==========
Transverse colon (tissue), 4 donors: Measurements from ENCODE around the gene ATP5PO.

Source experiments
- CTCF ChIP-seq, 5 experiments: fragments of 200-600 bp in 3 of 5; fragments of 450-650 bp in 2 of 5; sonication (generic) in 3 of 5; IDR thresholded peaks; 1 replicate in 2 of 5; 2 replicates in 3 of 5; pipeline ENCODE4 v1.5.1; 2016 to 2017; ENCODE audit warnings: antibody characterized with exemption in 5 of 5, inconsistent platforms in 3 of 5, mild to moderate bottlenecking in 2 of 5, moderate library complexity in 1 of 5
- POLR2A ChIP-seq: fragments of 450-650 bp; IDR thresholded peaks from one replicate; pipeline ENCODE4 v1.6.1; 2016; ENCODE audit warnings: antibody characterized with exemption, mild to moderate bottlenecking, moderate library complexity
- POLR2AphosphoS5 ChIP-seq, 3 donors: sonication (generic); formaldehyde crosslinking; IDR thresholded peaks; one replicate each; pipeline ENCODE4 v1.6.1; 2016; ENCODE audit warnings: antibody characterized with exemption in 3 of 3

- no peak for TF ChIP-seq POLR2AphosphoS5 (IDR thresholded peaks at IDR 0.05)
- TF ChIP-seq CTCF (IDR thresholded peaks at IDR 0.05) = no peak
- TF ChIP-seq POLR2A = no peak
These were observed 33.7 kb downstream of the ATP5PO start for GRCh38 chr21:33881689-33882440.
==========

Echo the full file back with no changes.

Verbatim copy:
Transverse colon (tissue), 4 donors: Measurements from ENCODE around the gene ATP5PO.

Source experiments
- CTCF ChIP-seq, 5 experiments: fragments of 200-600 bp in 3 of 5; fragments of 450-650 bp in 2 of 5; sonication (generic) in 3 of 5; IDR thresholded peaks; 1 replicate in 2 of 5; 2 replicates in 3 of 5; pipeline ENCODE4 v1.5.1; 2016 to 2017; ENCODE audit warnings: antibody characterized with exemption in 5 of 5, inconsistent platforms in 3 of 5, mild to moderate bottlenecking in 2 of 5, moderate library complexity in 1 of 5
- POLR2A ChIP-seq: fragments of 450-650 bp; IDR thresholded peaks from one replicate; pipeline ENCODE4 v1.6.1; 2016; ENCODE audit warnings: antibody characterized with exemption, mild to moderate bottlenecking, moderate library complexity
- POLR2AphosphoS5 ChIP-seq, 3 donors: sonication (generic); formaldehyde crosslinking; IDR thresholded peaks; one replicate each; pipeline ENCODE4 v1.6.1; 2016; ENCODE audit warnings: antibody characterized with exemption in 3 of 3

- no peak for TF ChIP-seq POLR2AphosphoS5 (IDR thresholded peaks at IDR 0.05)
- TF ChIP-seq CTCF (IDR thresholded peaks at IDR 0.05) = no peak
- TF ChIP-seq POLR2A = no peak
These were observed 33.7 kb downstream of the ATP5PO start for GRCh38 chr21:33881689-33882440.